The Ontario government is expanding blue box service to more communities, standardizing the list of materials that can be recycled across the province and making producers of products and packaging fully responsible for the cost and operation of the program.
The province says combining 253 local programs into a single collection system managed by producers will improve recycling operations across the province, and encourage producers to find efficiencies that will make recycling simpler and easier for residents.
It is also expected to drive innovation in recycling practices and technologies by rewarding producers who make their products easier to recycle and can derive more value from waste.
“Producers and municipalities have been advocating for an enhanced, producer-led Blue Box program for over a decade and I’m proud that our government has finalized these improvements,” said Jeff Yurek, Minister of the Environment, Conservation and Parks.
“Our goal is to ensure our program remains convenient, affordable and right for communities. That’s why we are creating a stronger and more effective blue box service that will have some of the highest waste diversion targets in North America to promote greater innovations in recycling technologies and increased use of recycled materials.”
More places to collect
The enhanced Blue Box program will expand collection to all communities outside the Far North by 2026. It will also include more facilities such as apartment buildings, municipally run or non-profit long-term care homes and retirement homes, and schools.
The province is also expanding collection to more parks, playgrounds, and transit stations, more than tripling the number of public space recycling bins funded under the current program so there are more opportunities to recycle at home and on the go.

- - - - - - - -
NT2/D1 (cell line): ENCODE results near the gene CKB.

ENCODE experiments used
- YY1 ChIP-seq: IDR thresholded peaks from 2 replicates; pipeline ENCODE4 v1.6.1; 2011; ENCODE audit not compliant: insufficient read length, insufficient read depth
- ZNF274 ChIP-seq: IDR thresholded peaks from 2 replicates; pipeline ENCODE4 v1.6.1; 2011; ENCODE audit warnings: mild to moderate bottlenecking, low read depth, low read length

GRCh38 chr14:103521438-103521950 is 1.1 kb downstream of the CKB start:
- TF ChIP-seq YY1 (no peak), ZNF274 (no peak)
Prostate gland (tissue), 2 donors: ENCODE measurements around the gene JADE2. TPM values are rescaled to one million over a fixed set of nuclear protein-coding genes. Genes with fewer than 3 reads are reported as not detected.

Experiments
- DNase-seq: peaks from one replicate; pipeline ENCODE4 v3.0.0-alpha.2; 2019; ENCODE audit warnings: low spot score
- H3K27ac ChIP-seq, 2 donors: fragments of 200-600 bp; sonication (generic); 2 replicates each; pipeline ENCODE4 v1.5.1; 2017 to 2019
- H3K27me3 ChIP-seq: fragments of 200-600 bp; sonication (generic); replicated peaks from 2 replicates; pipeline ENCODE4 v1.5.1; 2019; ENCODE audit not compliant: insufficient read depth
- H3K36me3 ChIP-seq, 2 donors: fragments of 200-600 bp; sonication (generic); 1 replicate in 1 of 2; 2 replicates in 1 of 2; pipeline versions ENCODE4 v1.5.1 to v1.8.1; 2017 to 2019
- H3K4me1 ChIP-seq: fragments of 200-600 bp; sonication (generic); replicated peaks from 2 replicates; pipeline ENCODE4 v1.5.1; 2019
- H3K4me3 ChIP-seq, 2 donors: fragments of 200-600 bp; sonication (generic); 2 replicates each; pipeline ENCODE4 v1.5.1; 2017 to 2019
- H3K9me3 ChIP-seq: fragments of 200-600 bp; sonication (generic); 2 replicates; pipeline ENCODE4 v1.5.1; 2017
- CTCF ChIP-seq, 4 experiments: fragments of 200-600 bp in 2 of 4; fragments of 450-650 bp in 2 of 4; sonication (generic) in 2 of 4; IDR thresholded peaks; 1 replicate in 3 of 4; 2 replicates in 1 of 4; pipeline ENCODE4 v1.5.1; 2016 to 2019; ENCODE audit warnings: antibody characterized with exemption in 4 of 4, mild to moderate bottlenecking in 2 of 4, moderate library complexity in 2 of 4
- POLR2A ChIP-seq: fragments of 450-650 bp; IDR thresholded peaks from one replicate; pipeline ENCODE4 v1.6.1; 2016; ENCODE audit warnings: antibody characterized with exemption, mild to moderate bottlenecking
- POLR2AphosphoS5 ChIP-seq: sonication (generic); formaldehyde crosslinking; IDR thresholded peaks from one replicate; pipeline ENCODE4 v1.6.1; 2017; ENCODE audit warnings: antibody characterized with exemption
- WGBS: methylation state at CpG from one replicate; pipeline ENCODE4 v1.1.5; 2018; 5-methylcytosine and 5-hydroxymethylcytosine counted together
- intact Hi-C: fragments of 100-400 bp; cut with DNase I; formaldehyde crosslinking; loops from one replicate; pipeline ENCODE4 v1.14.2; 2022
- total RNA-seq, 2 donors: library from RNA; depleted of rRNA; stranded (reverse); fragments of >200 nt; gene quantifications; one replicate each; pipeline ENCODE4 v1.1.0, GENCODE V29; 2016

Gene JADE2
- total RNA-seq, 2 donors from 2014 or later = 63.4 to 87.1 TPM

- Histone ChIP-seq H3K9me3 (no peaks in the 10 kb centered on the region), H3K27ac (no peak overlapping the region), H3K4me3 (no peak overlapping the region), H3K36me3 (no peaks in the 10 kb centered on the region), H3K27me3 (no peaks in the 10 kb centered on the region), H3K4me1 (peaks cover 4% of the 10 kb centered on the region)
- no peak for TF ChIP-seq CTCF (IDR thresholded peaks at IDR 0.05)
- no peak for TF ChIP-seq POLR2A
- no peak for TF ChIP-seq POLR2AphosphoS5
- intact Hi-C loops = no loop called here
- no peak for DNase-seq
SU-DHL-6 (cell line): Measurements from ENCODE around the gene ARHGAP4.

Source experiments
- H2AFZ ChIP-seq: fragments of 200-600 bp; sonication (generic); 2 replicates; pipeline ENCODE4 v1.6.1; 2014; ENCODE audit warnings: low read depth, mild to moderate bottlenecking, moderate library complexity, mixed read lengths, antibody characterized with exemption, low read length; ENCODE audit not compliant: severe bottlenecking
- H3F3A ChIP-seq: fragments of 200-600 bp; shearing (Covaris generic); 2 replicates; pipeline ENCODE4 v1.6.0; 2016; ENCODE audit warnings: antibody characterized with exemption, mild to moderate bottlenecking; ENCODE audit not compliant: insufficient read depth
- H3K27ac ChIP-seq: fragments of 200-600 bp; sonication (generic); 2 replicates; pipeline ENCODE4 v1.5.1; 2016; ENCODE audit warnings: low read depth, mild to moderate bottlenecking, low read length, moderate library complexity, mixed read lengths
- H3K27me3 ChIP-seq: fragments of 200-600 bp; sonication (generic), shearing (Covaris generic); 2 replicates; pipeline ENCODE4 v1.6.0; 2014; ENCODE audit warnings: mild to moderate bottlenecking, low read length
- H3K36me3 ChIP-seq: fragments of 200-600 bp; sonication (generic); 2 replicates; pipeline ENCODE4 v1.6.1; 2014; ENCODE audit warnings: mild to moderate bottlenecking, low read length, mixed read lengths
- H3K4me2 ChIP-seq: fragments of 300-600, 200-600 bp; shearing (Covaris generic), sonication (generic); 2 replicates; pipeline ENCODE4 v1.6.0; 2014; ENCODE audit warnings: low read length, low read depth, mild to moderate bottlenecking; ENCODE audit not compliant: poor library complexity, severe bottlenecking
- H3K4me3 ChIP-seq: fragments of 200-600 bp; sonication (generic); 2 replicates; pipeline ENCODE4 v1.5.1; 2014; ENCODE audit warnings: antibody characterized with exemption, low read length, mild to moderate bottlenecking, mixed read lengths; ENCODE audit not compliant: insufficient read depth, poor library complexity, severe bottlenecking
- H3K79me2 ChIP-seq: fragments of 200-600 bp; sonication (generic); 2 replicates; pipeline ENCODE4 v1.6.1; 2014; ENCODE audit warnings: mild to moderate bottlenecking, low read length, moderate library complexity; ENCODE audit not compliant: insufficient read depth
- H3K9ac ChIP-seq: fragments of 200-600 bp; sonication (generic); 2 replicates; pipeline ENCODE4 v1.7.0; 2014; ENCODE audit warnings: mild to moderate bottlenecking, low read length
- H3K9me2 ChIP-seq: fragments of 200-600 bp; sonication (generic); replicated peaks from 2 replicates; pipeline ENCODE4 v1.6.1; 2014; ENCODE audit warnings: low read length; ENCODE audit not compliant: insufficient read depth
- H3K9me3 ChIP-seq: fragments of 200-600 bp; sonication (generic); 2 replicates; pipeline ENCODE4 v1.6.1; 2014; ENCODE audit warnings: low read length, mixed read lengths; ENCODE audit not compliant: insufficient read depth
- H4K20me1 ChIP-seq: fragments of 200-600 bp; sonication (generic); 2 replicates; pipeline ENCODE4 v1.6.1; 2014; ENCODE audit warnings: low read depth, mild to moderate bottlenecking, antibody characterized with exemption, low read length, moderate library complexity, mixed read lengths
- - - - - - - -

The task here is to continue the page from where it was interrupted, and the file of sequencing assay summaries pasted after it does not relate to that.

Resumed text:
The transition to the enhanced Blue Box program will be staggered from 2023 to 2025 to ensure a smooth transition for municipalities and producers, so there is no interruption to service for residents. Existing service contracts with suppliers were taken into account in establishing the schedule, the province said. The rollout schedule can be downloaded here.
Some of the first municipalities scheduled to adopt the new producer model include Kenora, London, Toronto, and the Town of Hawkesbury. They will transfer responsibility by July 1, 2023.
In standardizing what can be recycled across Ontario the program will accept common single-use and packaging-like products such as paper and plastic cups, foils, trays, bags and boxes sold for home use, as well as single-use items that are distributed or sold to consume food and beverage products, like stir sticks, straws, cutlery and plates.
Under the current system, Ontario’s overall waste diversion rate has stalled and about 70 per cent of waste materials continue to end up in landfills.
“By including items like recyclable coffee pods, Ontario’s blue box program will ensure more waste is diverted from the landfills and made part of the circular economy,” said Stephane Glorieux, president, Keurig Dr Pepper Canada.
“Our company is committed to reducing packaging waste by focusing on innovative design, increased recovery and use of recycled materials. We look forward to working with municipalities across the province to build a more sustainable Ontario for years to come.”
Savings for taxpayers
The changes to the program will also shift the costs of the Blue Box program away from municipal taxpayers. Producers of products and packaging will become fully responsible for managing the life-cycle of their products, resulting in an estimated savings of $156 million annually for municipalities.
“The Ontario Waste Management Association (OWMA) supports the Ontario government’s commitment to strengthen the Blue Box program and set some of the highest waste diversion targets in North America,” said Mike Chopowick, OWMA’s CEO.
“This program will better allow producers to effectively and accountably promote waste diversion, better manage the handling of 800,000 tonnes of products and packaging at the end-of-life stage and reduce the burden on municipal taxpayers. These changes are not only good for the environment, they are good for the economy, and will encourage investment.”